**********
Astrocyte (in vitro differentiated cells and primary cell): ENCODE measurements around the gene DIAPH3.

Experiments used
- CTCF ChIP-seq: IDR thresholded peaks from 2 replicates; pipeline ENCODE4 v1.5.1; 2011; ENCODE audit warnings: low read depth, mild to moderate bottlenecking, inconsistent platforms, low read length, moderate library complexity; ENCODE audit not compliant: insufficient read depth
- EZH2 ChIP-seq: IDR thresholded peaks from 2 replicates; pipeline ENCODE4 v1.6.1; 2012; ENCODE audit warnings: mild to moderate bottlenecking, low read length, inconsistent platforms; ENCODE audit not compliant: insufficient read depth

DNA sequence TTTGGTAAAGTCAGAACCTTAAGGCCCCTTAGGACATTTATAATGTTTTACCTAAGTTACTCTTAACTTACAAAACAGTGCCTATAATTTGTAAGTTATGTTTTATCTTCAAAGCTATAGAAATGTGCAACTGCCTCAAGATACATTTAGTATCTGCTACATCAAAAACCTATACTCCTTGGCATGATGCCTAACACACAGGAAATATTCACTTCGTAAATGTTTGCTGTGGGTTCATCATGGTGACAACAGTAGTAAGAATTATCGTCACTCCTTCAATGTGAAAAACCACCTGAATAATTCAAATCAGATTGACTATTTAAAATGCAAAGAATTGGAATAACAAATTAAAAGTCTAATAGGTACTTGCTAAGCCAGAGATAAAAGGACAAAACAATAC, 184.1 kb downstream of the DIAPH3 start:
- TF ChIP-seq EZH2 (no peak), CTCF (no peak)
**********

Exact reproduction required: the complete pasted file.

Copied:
Astrocyte (in vitro differentiated cells and primary cell): ENCODE measurements around the gene DIAPH3.

Experiments used
- CTCF ChIP-seq: IDR thresholded peaks from 2 replicates; pipeline ENCODE4 v1.5.1; 2011; ENCODE audit warnings: low read depth, mild to moderate bottlenecking, inconsistent platforms, low read length, moderate library complexity; ENCODE audit not compliant: insufficient read depth
- EZH2 ChIP-seq: IDR thresholded peaks from 2 replicates; pipeline ENCODE4 v1.6.1; 2012; ENCODE audit warnings: mild to moderate bottlenecking, low read length, inconsistent platforms; ENCODE audit not compliant: insufficient read depth

DNA sequence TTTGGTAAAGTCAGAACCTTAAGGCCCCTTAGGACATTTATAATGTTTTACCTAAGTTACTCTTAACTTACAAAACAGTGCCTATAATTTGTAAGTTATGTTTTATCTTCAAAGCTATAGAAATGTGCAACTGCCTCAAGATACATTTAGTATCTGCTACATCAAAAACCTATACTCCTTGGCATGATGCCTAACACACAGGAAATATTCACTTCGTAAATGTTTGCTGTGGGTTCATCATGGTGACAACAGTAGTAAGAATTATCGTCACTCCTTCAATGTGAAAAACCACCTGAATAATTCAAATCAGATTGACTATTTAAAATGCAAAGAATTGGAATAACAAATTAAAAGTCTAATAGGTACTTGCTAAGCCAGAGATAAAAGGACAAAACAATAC, 184.1 kb downstream of the DIAPH3 start:
- TF ChIP-seq EZH2 (no peak), CTCF (no peak)